# the sum of a series

I am stuck on the computation of the following sum:

$$\sum_{k=0}^{\infty} {\Big( {\frac{q}{k+1}} \Big)}^k ,$$

where $k$ is a natural number, and $0<q<1$.

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What do you mean by "solve"? –  Gerry Myerson Oct 2 '12 at 6:41
For example, the solution of $\sum_{k=0}^n q^k$ is $\frac{q^{n+1}-1}{q-1}$. –  John Smith Oct 2 '12 at 6:44
What Gerry means is that the use of the word "solve" does not match many dictionaries, a better choice here would be "compute". –  AD. Oct 2 '12 at 6:47
Good suggestion! –  John Smith Oct 2 '12 at 6:49
Do you have any reason to think there is a closed form for this infinite series? I don't. –  Gerry Myerson Oct 2 '12 at 7:10

## 3 Answers

Let's modify the proof of the Sophomore's Dream:

Start by applying the change of variables $x\mapsto e^{-x}$: \begin{align} \int_0^1(-qx\log(x))^k\,\mathrm{d}x &=\int_\infty^0(qxe^{-x})^k\,\mathrm{d}e^{-x}\\ &=q^k\int_0^\infty x^ke^{-(k+1)x}\,\mathrm{d}x\\ &=\frac{q^k}{(k+1)^{k+1}}\int_0^\infty x^ke^{-x}\,\mathrm{d}x\\ &=\frac{q^kk!}{(k+1)^{k+1}}\tag{1} \end{align} Plugging $(1)$ into $\displaystyle e^x=\sum_{k=0}^\infty\frac{x^k}{k!}$ yields \begin{align} \sum_{k=0}^\infty\left(\frac{q}{k+1}\right)^{k+1} &=\int_0^1qx^{-qx}\,\mathrm{d}x\\ &=\int_0^q(x/q)^{-x}\,\mathrm{d}x\tag{2} \end{align} Take the derivative of $(2)$ with respect to $q$: \begin{align} \sum_{k=0}^\infty\left(\frac{q}{k+1}\right)^k &=1+\int_0^q(x/q)^{1-x}\,\mathrm{d}x\\ &=1+q\int_0^1x^{1-qx}\,\mathrm{d}x\tag{3} \end{align} I don't think there is a simplification beyond this.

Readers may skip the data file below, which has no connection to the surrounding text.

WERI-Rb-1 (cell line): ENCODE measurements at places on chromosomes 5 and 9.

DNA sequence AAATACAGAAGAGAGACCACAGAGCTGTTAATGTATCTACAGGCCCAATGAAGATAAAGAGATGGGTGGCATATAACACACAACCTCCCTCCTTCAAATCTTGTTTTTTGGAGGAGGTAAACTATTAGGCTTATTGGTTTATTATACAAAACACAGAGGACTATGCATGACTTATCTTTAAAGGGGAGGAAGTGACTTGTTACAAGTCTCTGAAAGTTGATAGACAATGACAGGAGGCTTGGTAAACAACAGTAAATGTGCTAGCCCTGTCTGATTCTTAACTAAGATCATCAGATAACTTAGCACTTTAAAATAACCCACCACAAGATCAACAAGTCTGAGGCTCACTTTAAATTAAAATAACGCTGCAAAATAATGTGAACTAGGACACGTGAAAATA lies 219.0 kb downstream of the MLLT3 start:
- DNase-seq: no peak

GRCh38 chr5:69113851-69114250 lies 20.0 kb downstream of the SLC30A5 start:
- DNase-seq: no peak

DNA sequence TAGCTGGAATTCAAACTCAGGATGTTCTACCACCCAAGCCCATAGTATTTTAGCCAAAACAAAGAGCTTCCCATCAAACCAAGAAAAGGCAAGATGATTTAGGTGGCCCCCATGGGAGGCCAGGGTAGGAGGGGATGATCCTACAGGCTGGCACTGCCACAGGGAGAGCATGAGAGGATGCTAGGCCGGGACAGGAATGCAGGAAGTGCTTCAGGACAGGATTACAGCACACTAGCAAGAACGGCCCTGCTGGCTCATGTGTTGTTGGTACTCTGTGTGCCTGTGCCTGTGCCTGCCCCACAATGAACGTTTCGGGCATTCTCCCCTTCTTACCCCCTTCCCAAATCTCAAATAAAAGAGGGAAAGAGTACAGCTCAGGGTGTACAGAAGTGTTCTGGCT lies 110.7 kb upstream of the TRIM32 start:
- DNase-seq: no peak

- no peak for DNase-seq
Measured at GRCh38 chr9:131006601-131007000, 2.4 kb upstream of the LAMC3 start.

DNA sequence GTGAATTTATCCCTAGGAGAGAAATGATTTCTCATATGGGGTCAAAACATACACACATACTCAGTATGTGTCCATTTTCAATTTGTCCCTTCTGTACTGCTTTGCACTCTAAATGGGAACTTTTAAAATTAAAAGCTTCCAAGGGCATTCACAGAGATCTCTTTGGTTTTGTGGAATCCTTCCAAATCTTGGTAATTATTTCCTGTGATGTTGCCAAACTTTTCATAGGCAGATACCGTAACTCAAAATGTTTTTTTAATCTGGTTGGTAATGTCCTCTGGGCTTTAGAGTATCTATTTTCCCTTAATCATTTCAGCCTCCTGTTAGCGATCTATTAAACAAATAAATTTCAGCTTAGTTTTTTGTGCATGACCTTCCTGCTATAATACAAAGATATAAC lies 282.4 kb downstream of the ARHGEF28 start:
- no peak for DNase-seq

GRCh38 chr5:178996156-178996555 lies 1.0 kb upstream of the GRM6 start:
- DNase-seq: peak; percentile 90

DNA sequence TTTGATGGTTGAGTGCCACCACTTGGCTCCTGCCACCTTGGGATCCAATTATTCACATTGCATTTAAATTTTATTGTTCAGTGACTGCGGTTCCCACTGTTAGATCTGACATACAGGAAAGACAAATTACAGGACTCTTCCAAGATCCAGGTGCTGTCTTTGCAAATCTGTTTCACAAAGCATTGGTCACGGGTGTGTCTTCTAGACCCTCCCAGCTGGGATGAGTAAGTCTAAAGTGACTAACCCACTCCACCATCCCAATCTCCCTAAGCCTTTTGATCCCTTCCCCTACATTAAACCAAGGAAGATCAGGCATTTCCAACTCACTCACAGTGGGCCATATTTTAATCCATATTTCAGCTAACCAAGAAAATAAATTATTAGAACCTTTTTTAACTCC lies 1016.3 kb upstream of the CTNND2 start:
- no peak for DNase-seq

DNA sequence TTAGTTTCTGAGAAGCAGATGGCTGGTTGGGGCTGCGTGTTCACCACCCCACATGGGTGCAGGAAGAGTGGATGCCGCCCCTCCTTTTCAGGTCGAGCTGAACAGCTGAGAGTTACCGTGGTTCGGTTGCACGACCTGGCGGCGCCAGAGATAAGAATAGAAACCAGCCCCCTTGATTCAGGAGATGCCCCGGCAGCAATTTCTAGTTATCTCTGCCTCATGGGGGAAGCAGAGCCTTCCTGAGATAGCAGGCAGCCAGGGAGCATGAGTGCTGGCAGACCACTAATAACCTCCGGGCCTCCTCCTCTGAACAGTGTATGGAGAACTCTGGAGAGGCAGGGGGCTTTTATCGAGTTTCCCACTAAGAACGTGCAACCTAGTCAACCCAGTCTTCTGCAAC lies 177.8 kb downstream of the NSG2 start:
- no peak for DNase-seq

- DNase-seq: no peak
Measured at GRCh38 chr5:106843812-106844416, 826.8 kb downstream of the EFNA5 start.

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I think the converge of the series is very obvious. It is non-negative, so lower bounded trivially by zero. Also $\frac{q}{k+1} < q$, hence,

$$\sum_{k=0}^n \left(\frac{q}{k+1} \right)^k < \sum_{k=0}^n q^k$$

The RHS converges to $1/(1-q)$. Hence the sequence converges. But it is a very loose upper bound.

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the convergence proof is okay, but the goal is to compute the series. –  John Smith Oct 2 '12 at 7:51

I have no idea to express the partial sum with $n$ and $q$.

However, I am curious about that if the complete problem is ask you whether it's convergence or not? If so, I can tell you the answer is sure.

In the series, the $k$-th term is $(\frac{q}{k+1})^{k}$, denoted it by $a_{k}(>0)$, then , the quotient of the adjacent two terms is $$\frac{a_{k+1}}{a_{k}}=\frac{q^{k+1}(k+1)^{k}}{q^{k}(k+2)^{k+1}}<q<1$$ by criterion of series, it's convergence.

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Thanks. Now I want to calculate the sum, not the partial sum of this series. –  John Smith Oct 2 '12 at 7:03